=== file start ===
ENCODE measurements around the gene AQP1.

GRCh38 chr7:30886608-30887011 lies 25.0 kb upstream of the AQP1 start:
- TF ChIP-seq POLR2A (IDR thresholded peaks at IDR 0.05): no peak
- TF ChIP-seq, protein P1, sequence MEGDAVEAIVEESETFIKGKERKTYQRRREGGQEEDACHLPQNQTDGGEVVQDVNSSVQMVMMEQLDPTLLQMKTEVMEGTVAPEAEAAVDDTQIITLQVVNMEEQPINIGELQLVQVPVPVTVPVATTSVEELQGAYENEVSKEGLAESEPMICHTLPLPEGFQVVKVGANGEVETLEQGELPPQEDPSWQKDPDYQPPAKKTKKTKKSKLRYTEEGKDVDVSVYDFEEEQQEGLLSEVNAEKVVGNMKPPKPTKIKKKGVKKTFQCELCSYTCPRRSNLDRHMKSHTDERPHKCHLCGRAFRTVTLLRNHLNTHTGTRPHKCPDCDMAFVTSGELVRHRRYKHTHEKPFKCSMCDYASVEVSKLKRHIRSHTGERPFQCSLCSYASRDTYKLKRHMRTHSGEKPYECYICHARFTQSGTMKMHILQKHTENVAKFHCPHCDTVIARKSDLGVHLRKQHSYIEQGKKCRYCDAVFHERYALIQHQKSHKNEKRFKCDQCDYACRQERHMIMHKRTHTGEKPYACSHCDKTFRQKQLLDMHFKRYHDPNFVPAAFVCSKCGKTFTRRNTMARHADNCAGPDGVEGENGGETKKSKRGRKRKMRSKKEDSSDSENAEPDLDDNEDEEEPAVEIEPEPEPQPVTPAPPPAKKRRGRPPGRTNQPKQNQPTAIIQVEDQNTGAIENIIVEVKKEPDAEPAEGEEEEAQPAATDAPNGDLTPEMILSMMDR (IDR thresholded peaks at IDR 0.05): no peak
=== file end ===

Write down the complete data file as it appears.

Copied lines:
ENCODE measurements around the gene AQP1.

GRCh38 chr7:30886608-30887011 lies 25.0 kb upstream of the AQP1 start:
- TF ChIP-seq POLR2A (IDR thresholded peaks at IDR 0.05): no peak
- TF ChIP-seq, protein P1, sequence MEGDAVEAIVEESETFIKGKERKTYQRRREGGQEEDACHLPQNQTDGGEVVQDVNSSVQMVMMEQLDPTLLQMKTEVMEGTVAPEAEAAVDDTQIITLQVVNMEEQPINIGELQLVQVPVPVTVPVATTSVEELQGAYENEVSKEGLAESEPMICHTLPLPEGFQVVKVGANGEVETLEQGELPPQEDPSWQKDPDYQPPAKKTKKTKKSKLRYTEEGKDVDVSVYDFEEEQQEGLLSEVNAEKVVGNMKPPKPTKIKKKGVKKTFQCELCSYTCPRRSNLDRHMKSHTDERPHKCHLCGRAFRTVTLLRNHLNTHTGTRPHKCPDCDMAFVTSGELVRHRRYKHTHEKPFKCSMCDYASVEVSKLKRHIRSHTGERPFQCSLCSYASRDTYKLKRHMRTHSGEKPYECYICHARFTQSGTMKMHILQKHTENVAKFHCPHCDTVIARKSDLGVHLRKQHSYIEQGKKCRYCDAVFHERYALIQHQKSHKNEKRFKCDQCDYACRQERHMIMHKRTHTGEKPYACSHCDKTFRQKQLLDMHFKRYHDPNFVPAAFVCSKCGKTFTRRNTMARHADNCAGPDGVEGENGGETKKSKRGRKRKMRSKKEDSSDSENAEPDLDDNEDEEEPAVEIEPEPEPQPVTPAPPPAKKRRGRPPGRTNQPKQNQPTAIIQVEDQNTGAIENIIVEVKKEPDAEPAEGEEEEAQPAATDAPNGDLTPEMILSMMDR (IDR thresholded peaks at IDR 0.05): no peak